[see HoL --WIE]
From: uiucdcs!uiucuxc!rtmvax!nrc@uunet.UU.NET (Richard Caldwell)
Date: 15 Dec 88 02:56:50 GMT
Subject: "The night doesn't like it ..."
"The night doesn't like it" from Night of the Swallow.
(How *does* she do that? Is that all her voice or was that electronically touched up? )
Date: Fri, 16 Dec 88 12:35:34 EST
From: jsd%UMASS.BITNET@MITVMA.MIT.EDU (Jonathan S. Drukman)
Subject: Re: "The night doesn't like it ..."
> "The night doesn't like it" from Night of the Swallow.
(How *does* she do that? Is that all her voice or was that electronically touched up? )
That's all real, although there's probably some sort of electronic effecting on it. I doubt that it is artificially induced distortion. Drink a lot of milk before singing (or acting) - it coats your vocal chords and a) lowers your range slightly and b) makes your voice much rougher and prone to crack.
Date: Fri, 16 Dec 88 19:26 PST
Subject: Night of the Swallow
>"The night doesn't like it" from Night of the Swallow. (How *does* she do that? Is that all her voice or was that electronically touched up? )
It's not clear to IED exactly which sound you're alluding to. In the line you quote Kate is mainly just singing her ass off (pardon IED's French). There may have been other stuff done to the voice there, however. IED couldn't say what. But Kate did once explain that in order to get the rough yet remarkably rich fortissimo vocal sounds in Houdini ("We pulled you from the water!" etc.)--which have very much the same timbre as in Night of the Swallow --Kate prepared by consuming a lot of milk and chocolate, in order to "build up mucus in the throat". Now that's hi-tech voice-processing for you.
From: email@example.com (Vickie Mapes)
Date: 19 Oct 92 01:48:12 GMT
Subject: NotS Landing...
> "Night of the Swallow" is probably my all time favorite Kate song, but I've not a clue what it's about -- what do you think this situation is that she's describing? Don't you love the line, "wings fill the window, and they beat and bleed".....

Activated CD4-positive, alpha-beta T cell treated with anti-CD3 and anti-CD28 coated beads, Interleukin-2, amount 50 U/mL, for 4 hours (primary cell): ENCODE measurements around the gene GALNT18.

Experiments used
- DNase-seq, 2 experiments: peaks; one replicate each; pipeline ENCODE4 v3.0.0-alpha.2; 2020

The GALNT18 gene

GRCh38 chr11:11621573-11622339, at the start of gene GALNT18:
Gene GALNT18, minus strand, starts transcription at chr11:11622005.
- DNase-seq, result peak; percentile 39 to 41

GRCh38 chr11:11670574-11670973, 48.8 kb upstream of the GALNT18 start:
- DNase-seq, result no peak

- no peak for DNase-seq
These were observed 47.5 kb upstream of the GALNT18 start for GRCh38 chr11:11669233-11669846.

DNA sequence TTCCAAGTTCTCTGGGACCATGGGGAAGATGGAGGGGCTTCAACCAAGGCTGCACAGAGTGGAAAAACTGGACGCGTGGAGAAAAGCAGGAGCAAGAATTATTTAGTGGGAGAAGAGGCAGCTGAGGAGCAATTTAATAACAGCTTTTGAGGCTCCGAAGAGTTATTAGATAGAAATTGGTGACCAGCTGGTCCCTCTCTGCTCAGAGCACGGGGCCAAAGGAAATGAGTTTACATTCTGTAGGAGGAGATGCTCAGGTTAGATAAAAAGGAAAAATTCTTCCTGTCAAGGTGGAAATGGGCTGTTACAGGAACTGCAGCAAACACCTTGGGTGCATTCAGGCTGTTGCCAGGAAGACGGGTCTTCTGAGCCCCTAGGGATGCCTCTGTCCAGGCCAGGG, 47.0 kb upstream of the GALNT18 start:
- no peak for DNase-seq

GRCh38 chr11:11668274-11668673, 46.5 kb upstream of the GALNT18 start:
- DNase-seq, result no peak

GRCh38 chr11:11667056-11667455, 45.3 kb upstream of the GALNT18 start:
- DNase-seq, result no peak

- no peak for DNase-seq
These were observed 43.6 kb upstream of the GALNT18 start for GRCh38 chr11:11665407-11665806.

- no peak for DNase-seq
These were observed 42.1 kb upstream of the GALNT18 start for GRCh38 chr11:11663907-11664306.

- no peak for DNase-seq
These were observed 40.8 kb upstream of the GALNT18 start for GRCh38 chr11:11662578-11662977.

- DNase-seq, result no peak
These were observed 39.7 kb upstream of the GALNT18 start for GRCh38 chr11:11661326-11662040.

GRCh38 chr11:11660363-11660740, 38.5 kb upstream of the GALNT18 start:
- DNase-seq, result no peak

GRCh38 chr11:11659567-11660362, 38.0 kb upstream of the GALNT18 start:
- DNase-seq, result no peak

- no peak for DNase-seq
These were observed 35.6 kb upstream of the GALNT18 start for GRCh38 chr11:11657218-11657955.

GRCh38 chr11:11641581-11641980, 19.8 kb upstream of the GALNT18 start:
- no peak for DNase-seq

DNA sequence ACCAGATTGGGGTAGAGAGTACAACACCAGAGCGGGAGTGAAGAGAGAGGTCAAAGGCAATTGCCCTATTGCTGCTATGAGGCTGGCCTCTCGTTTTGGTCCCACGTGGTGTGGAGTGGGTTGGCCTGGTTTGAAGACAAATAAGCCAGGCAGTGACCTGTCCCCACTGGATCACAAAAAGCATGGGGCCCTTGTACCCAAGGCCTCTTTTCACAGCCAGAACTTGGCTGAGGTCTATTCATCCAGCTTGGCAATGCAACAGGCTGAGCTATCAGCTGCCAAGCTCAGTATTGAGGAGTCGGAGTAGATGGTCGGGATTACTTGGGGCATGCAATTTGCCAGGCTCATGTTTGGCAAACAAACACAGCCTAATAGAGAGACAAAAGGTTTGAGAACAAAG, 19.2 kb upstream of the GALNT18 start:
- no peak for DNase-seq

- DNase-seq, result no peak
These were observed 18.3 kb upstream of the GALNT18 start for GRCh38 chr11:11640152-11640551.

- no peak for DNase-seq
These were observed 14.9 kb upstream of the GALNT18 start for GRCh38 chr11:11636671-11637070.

Absolutely! NotS is my all-time favorite Kate song too. It's the song that clicked the entire album into my brain and set it into a very comfortable place called "Favorite Kate Album! Do Not Remove Or The Entire Universe Will Collapse In Upon Itself And Everyone Will Be Really Upset!"
What it's about?
Cast 'o characters:
Husband-adventurous, greedy and somewhat henpecked
Wife-paranoid, worried and somewhat shrewish
Old rented airplane for "daydream" sequence.
Middle of the night, presumably
Couple's home, whereabouts unknown
Dover, England and Malta are mentioned, but we don't know for sure if he actually goes to either place. They *talk* and he *thinks* about it, but did he go??
FADE FROM BLACK
Nightime. We're in an English cottage somewhere in southern England.
Wife pleads with husband to not go on his "mission" to Malta.
Please don't laugh at me, this night doesn't feel right.
She threatens to call the coppers if he leaves.
Please don't go. I don't like the sound of it.
She can see that he isn't even listening to her.
Listen to me! I won't let you do it! I won't let you go through with it!
Husband is not listening to his wife. He's thinking about the flight ahead. He can't wait to get to Dover where the plane that he will pilot is waiting. He's itching to get up in the air, the only place he feels free of the drudgery of his "real" life. He's aware it's dangerous and illegal, but he doesn't care. He wants to fly like a swallow. I'm just the pilot, I didn't plan the whole thing. I don't even know their names, and they don't know mine. It'll be ok, really. It's a moonless night, and the plane will blend in with the darkness. There no risk, really. And I'll be home before the morning.